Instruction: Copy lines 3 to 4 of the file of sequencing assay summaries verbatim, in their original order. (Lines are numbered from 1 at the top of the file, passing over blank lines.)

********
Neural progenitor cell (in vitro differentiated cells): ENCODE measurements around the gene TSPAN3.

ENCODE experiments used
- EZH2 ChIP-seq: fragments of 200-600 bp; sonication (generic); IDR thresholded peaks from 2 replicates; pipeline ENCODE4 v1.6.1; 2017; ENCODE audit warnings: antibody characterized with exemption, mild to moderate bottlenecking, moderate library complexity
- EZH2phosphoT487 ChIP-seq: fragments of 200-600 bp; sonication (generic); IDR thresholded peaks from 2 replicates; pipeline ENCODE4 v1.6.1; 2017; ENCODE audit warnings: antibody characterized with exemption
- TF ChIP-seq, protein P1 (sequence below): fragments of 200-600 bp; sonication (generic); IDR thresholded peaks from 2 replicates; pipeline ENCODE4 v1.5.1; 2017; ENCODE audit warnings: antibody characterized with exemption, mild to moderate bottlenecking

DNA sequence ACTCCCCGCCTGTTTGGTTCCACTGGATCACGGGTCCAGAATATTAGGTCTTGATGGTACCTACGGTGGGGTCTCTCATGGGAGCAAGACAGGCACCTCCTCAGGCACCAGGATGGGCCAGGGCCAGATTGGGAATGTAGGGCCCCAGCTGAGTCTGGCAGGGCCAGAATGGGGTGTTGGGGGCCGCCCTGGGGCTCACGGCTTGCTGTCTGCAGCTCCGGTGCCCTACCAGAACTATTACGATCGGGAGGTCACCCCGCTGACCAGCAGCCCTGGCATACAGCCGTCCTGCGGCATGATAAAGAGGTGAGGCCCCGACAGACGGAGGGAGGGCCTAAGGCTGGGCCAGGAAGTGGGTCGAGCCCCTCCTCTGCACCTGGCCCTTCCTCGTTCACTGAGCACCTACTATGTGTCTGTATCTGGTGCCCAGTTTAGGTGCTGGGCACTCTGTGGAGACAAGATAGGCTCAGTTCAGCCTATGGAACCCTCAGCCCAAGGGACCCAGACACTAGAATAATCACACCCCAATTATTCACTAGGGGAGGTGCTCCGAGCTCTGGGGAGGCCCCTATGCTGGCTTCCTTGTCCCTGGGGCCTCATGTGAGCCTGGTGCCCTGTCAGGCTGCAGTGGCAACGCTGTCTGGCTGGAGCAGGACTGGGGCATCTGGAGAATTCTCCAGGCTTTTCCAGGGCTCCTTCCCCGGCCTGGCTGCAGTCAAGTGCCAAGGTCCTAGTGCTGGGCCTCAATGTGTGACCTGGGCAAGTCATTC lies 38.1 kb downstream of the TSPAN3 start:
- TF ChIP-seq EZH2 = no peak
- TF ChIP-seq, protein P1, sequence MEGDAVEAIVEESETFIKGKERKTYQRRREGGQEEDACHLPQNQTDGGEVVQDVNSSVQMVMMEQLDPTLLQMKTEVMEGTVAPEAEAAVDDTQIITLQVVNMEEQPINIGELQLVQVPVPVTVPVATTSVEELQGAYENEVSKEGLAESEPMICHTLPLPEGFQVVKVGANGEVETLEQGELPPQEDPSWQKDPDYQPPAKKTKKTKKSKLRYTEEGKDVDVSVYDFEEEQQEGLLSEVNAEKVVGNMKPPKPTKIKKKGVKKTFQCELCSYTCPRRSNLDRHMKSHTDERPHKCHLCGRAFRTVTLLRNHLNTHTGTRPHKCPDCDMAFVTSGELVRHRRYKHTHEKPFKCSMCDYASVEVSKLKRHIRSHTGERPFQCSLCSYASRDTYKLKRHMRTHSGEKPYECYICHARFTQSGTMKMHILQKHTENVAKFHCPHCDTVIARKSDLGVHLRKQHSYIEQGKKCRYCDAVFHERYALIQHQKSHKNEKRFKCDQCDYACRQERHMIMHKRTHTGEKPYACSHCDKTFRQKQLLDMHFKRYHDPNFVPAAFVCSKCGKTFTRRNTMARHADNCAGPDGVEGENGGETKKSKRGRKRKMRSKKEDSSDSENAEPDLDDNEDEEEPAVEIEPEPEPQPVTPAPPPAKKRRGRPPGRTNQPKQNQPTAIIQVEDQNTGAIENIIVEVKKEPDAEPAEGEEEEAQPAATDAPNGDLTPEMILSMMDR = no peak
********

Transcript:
- EZH2 ChIP-seq: fragments of 200-600 bp; sonication (generic); IDR thresholded peaks from 2 replicates; pipeline ENCODE4 v1.6.1; 2017; ENCODE audit warnings: antibody characterized with exemption, mild to moderate bottlenecking, moderate library complexity
- EZH2phosphoT487 ChIP-seq: fragments of 200-600 bp; sonication (generic); IDR thresholded peaks from 2 replicates; pipeline ENCODE4 v1.6.1; 2017; ENCODE audit warnings: antibody characterized with exemption